Insights on Kerberos Attacks

Dogs are playful so are the Kerberos. This attribution to 3 headed-dog is from Greek Mythology which was known for guarding the gates of Hades. Similarly, Kerberos protocol in other hand was built in 1980s keeping in mind to secure the resources in the networked environment.

While Kerberos is considered as secure authentication protocol over NTLM because of its way of exchanging the tickets and authorizing the subjects, yet Kerberos authentication cannot be considered as bullet proof when it is configured insecurely. However, perpetrators have somehow managed to execute successful attacks by finding it’s weakness and were able to take complete control of Crown jewels of the organization. APTs have been seen constantly exploiting this Kerberos protocol over globally in which some of the APTs include APT29, APT 32, Ke3chang are focused in Pass the Ticket attacks (T1097). Below are the few examples of generic Kerberos attacks.

  • AS-REP Roasting
  • Kerberoasting
  • Pass The Key (PKK)
  • Pass The Ticket (PTT)
  • Silver Ticket (forged Kerberos TGSs)
  • Golden Ticket (forged Kerberos TGTs)
  • Kerberos Brute forcing
  • DC Shadow attack
  • PAC Attacks — MS14–068
  • Skeleton Key Malware

The objective of this blog it to show the demonstration of Kerberos attacks on the simulated Domain Controllers. I came across this lab setup while solving some CTFs and noticed there are couple of DCs in the lab environment and identified it is vulnerable to above mentioned common attacks.

Before moving ahead, let us quickly brush up the basics of Kerberos authorization process. I will not explain in detail as there are already good posts here — 1, 2 and 3 but I will highlight where exactly ‘un’ethical attacker is interested to apply their offensive skills for the successful exploitation.

Background: How Kerberos Works?

Server Terminology and Brief Description:

  • KDC — Key Distribution Center
  • AS — Authentication Service
  • TGS — Ticket Granting Service

Tickets Terminologies and Brief Description:

  • AS REQ — Authentication Service Request : Purpose of this request is for user identification and hold temporary TGTs for future authentication instead of entering password every time user wants to access.
  • AS REP — Authentication Service Reply: AS validates the AS-REQ and shares the TGT
  • TGS REQ — Ticket Granting Server Request: User submits the TGT to TGS and request the access to target resources.
  • TGS REP — Ticket Granting Server Reply: TGS verifies the TGS REQ and grants Service Tickets.
  • AP REQ — Authentication Protocol Request: User shares the TGS to target resources by initiating the AP REQ and access it.
  • AP REP — Authentication Protocol Reply: This is optional and used when mutual authentication is required.

Demonstration:

AS-REP Roasting

This attack works when accounts are not set with Kerberos pre-authentication feature. When this feature is disabled on accounts, attacker can easily request encrypted information from Domain Controller and crack the password offline. These attacks generally won’t work so easily because this feature will be enabled by default in modern windows environments. But still, it’s worth a shot to look around as sometimes it will be disabled due to some reasons like misconfigurations or backward compatibility etc.,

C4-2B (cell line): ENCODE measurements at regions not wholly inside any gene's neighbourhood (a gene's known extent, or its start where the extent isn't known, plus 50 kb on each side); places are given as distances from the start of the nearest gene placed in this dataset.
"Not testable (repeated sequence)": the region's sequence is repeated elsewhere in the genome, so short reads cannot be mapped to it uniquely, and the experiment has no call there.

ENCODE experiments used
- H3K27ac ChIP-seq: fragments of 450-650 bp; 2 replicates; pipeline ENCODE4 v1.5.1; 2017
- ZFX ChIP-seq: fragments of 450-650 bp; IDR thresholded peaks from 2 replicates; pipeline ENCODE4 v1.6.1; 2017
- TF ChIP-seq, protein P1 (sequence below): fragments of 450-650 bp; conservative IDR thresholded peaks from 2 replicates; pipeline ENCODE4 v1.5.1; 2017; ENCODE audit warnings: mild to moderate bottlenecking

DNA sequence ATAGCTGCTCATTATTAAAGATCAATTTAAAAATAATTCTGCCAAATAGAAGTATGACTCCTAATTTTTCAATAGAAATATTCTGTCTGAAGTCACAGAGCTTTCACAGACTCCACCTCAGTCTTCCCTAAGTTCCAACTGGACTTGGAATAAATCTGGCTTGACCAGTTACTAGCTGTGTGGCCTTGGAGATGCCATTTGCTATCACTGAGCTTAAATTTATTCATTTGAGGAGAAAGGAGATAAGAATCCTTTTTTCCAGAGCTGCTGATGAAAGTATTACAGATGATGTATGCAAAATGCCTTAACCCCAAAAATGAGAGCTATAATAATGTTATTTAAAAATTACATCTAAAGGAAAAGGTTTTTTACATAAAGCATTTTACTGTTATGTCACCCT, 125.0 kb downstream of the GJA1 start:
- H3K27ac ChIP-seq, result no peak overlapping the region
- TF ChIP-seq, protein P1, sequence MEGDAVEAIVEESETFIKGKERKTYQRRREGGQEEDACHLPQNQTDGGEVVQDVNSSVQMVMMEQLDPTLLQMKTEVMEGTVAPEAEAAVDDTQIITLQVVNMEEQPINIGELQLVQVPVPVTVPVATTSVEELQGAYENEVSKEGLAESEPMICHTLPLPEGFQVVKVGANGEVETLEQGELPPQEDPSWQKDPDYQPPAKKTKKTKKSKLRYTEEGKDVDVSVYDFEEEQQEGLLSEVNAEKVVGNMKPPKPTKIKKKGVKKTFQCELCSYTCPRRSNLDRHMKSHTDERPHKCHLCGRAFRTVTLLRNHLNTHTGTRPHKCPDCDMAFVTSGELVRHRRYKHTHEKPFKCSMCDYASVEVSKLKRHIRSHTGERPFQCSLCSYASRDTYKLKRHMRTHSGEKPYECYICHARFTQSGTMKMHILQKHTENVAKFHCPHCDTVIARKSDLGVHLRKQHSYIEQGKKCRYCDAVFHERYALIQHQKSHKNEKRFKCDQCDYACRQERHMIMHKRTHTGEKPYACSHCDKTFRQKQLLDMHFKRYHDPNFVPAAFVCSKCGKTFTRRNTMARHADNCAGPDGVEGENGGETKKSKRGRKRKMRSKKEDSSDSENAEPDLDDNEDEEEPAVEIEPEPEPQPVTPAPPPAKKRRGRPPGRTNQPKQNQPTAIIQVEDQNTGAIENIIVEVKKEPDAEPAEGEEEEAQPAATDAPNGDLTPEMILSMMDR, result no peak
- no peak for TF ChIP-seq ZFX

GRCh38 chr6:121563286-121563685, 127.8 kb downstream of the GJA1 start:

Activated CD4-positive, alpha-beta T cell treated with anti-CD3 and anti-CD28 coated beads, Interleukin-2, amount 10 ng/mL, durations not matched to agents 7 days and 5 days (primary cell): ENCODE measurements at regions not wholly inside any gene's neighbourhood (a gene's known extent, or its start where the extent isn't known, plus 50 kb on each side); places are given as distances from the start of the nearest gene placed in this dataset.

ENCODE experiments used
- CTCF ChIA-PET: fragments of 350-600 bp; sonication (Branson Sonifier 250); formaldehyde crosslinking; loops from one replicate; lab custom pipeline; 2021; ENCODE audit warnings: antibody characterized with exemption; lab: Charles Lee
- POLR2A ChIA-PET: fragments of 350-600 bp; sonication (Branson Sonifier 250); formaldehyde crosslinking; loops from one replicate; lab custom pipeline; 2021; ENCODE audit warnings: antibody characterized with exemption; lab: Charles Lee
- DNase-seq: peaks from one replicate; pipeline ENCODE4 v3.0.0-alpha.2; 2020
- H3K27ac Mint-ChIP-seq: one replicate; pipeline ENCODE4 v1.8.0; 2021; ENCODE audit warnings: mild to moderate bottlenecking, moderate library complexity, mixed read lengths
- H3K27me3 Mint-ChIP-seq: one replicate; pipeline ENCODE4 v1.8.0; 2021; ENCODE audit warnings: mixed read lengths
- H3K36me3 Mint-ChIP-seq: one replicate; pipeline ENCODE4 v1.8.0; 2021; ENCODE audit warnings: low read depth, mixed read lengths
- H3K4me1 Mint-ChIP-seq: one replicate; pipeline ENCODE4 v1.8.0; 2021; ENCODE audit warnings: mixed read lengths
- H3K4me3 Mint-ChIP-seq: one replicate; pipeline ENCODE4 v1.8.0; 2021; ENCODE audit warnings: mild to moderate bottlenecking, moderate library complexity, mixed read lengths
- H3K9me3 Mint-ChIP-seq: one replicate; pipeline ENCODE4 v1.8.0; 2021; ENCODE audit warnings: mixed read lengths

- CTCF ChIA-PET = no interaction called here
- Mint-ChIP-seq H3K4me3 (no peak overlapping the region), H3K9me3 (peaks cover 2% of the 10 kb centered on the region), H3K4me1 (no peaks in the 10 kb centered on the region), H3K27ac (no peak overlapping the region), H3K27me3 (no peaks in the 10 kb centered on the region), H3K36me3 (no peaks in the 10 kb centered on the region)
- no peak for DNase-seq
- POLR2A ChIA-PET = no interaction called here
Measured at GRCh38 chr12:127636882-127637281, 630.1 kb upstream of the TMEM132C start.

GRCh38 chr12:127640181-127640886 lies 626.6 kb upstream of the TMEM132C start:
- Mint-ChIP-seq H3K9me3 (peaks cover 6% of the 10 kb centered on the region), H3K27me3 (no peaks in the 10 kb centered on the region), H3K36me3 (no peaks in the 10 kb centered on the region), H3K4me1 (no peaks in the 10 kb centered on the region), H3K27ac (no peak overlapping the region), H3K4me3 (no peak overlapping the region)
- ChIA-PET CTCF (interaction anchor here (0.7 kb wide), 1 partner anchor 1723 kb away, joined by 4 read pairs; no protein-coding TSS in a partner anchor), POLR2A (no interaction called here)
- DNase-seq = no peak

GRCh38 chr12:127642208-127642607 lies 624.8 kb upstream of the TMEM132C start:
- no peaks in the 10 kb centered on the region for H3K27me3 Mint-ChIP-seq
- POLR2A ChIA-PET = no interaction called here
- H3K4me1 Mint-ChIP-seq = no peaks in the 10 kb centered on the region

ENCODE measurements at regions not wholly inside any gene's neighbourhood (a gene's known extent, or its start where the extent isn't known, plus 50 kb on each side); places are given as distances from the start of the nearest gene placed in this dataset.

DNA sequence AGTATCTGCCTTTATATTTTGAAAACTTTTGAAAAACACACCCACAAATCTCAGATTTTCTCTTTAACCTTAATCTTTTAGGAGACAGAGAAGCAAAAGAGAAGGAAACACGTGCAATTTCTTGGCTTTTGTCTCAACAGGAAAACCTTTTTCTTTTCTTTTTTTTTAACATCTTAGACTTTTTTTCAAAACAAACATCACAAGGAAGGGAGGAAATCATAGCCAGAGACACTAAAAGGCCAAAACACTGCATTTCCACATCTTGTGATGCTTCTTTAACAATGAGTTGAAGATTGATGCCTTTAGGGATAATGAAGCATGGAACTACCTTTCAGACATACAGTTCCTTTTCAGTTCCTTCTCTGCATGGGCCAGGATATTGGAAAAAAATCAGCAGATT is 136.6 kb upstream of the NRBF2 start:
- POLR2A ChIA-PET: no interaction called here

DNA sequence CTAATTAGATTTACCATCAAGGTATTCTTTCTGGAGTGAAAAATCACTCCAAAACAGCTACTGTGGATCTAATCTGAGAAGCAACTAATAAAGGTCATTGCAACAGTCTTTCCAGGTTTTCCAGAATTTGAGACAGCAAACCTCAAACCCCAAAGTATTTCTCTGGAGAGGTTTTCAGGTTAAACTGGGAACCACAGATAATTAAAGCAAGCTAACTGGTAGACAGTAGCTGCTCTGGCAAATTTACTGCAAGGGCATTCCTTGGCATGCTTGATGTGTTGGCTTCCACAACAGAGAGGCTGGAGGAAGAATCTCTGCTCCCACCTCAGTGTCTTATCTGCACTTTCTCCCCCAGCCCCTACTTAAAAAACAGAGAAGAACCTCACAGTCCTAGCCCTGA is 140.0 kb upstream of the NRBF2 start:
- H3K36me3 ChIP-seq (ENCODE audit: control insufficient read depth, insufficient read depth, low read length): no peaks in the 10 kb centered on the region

As highlighted in the above, when Pre-auth is disabled for particular users, we can request TGT from AS without any password and we can see Authentication server happily gives TGT right away! 

Boom!! We got TGTs without passwords. How cool is that!

To perform AS-REP Roast, Impacket tool is preferred to get the hashes. Once the hashes are collected, it can be cracked offline using John or Hashcat.

Kerberoasting

Kerberoasting is well preferred method to extract the service account credentials from DC without sending single packet to target resources. Generally, service accounts are set with highest permissions by server administrations and set passwords not to expire. So, it is shortcut method to identify and compromise that specific service accounts to leverage higher permissions inside Active Directory environment.

Practically, Kerberoasting requires requesting Kerberos TGS service tickets with RC4 encryption with valid domain user accounts. Compromised valid domain user accounts can be used for this activity. It is possible to scan for existing Service Principal Names (SPNs) in DC and requests TGS for those target accounts. By presenting the valid TGTs to AS, TGS of the target’s accounts can be retrieved and obtained hashes can be cracked offline.

For this demonstration, I have used Impacket tool to harvest Service Principal Name (SPN) where in it is possible to request TGS of the target service and tickets can be stored locally by giving “–outputfile” arguments in the command. Then use john or hashcat for offline cracking.

Now the important question strikes in our mind is — CAN WE DETECT KERBEROASTING?

The short ANSWER is YES → But the events are too noisy, and one should be very choosy while forwarding the events to SIEM to avoid flooding since users requests TGS very often in the network for accessing the IT resources.

But the spotlight is when user initiates TGS-REQ packets with RC4 encryption - More preferably, it’s a RED FLAG unless some specific resources uses RC4.

To investigate further, SIEM should be able to collect and parse “Audit Kerberos Service Ticket Operations” logs from the Servers and looks for the below specific fields –

  1. Event ID: 4769 “A Kerberos service ticket was requested”

2. Ticket Options: 0x40810000

3. Ticket Encryption: 0x17 i.e → RC4-HMAC

Detailed post can be found here.

Happy Purple Teaming!

PRO-TIP: Switch to Z-Shell a.k.a ZSH from Bash. It is fun! 😀

Reference Links –

Incident Handler, Security Operations